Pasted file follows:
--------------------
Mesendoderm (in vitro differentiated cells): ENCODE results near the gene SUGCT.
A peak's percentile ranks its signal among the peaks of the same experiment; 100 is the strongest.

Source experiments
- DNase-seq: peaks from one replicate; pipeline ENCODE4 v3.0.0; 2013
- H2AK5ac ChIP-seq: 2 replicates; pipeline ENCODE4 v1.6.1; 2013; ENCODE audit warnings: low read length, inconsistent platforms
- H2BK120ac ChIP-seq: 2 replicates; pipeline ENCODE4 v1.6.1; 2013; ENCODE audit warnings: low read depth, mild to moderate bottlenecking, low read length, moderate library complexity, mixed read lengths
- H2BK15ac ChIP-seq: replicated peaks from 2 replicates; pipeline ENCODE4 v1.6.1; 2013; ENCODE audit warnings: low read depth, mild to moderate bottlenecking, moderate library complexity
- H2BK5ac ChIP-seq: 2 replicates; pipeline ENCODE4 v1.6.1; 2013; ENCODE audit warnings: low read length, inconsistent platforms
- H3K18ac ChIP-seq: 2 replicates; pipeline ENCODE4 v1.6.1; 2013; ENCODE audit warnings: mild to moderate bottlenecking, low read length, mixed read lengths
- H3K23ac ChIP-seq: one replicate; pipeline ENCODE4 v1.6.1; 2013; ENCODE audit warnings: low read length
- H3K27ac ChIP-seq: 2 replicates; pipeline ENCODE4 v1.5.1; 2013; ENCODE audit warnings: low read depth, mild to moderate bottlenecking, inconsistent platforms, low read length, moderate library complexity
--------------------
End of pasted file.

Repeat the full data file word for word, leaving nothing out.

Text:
Mesendoderm (in vitro differentiated cells): ENCODE results near the gene SUGCT.
A peak's percentile ranks its signal among the peaks of the same experiment; 100 is the strongest.

Source experiments
- DNase-seq: peaks from one replicate; pipeline ENCODE4 v3.0.0; 2013
- H2AK5ac ChIP-seq: 2 replicates; pipeline ENCODE4 v1.6.1; 2013; ENCODE audit warnings: low read length, inconsistent platforms
- H2BK120ac ChIP-seq: 2 replicates; pipeline ENCODE4 v1.6.1; 2013; ENCODE audit warnings: low read depth, mild to moderate bottlenecking, low read length, moderate library complexity, mixed read lengths
- H2BK15ac ChIP-seq: replicated peaks from 2 replicates; pipeline ENCODE4 v1.6.1; 2013; ENCODE audit warnings: low read depth, mild to moderate bottlenecking, moderate library complexity
- H2BK5ac ChIP-seq: 2 replicates; pipeline ENCODE4 v1.6.1; 2013; ENCODE audit warnings: low read length, inconsistent platforms
- H3K18ac ChIP-seq: 2 replicates; pipeline ENCODE4 v1.6.1; 2013; ENCODE audit warnings: mild to moderate bottlenecking, low read length, mixed read lengths
- H3K23ac ChIP-seq: one replicate; pipeline ENCODE4 v1.6.1; 2013; ENCODE audit warnings: low read length
- H3K27ac ChIP-seq: 2 replicates; pipeline ENCODE4 v1.5.1; 2013; ENCODE audit warnings: low read depth, mild to moderate bottlenecking, inconsistent platforms, low read length, moderate library complexity